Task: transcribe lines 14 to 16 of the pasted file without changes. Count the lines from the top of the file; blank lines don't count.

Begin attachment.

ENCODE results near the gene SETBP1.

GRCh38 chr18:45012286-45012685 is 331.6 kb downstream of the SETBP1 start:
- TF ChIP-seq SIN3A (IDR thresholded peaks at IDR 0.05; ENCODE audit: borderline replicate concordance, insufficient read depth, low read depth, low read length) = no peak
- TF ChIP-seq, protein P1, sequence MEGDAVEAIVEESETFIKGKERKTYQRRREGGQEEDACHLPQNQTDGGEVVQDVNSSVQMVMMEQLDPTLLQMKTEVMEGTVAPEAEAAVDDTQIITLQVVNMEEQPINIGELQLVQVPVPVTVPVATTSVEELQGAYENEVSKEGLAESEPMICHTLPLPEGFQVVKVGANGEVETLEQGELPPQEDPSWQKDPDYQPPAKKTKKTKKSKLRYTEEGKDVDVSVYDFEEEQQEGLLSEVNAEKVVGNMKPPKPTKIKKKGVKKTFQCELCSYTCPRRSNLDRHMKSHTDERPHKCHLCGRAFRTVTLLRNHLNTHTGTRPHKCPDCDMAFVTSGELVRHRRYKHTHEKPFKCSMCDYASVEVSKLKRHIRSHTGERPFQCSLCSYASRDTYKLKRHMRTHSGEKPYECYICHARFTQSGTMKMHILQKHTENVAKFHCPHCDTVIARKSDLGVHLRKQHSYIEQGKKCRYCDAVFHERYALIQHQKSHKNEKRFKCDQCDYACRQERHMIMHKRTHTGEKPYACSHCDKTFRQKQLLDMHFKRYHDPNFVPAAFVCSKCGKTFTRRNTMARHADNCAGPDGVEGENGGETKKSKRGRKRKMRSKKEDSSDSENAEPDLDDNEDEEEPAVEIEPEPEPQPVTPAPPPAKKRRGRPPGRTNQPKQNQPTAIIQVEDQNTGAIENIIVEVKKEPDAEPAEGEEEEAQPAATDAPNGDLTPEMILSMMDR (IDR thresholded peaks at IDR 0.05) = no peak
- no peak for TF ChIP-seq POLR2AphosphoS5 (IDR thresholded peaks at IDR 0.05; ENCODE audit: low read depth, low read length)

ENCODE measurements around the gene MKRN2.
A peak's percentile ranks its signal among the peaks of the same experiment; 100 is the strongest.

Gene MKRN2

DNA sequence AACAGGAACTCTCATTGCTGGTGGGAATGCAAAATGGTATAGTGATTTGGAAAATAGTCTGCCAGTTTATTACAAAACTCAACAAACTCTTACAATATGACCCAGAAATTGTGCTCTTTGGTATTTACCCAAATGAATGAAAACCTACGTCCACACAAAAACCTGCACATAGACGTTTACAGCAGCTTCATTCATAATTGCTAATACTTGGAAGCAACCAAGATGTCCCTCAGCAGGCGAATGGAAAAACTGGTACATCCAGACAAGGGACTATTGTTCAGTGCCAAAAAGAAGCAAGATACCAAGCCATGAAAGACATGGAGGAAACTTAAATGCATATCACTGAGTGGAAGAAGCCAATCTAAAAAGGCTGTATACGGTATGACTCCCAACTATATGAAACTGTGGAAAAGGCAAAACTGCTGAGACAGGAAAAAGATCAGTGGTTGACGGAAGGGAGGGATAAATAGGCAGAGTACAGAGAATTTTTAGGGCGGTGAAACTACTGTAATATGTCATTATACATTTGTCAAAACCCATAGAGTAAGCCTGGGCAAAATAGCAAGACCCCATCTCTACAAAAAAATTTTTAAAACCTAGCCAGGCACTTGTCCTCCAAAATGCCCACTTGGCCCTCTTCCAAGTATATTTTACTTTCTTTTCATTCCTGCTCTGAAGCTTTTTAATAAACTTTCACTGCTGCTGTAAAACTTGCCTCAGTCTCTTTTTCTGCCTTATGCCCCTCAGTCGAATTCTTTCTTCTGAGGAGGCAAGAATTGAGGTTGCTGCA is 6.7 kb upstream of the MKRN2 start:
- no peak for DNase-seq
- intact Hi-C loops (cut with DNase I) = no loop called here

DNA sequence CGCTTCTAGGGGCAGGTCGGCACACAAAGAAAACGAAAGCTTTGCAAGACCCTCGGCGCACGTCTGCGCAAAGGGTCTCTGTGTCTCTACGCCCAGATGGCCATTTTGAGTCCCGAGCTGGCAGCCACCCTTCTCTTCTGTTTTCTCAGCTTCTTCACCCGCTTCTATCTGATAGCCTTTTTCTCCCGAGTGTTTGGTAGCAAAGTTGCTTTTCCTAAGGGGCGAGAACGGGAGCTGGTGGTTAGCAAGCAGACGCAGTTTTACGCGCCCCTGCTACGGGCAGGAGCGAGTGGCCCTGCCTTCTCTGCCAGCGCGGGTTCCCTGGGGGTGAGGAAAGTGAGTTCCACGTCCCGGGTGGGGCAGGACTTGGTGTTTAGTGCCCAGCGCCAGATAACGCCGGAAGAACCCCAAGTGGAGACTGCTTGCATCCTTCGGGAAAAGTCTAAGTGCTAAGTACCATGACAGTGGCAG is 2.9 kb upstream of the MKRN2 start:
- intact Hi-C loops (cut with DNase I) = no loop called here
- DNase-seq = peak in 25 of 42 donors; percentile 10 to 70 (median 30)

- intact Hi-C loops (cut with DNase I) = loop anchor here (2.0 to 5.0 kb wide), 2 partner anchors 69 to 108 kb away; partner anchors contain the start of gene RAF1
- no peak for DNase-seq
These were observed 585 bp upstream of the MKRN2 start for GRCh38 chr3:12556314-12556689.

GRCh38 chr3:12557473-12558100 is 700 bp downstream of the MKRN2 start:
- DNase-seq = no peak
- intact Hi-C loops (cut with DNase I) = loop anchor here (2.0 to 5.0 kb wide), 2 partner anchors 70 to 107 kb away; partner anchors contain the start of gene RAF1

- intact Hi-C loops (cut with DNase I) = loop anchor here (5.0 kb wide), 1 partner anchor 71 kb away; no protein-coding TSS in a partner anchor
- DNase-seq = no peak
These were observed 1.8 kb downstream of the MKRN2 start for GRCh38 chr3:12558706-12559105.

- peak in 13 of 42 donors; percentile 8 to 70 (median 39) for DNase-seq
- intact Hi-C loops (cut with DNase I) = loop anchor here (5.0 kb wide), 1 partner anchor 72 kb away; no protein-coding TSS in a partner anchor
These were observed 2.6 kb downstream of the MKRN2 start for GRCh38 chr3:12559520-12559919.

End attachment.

- DNase-seq = peak in 25 of 42 donors; percentile 10 to 70 (median 30)

- intact Hi-C loops (cut with DNase I) = loop anchor here (2.0 to 5.0 kb wide), 2 partner anchors 69 to 108 kb away; partner anchors contain the start of gene RAF1
- no peak for DNase-seq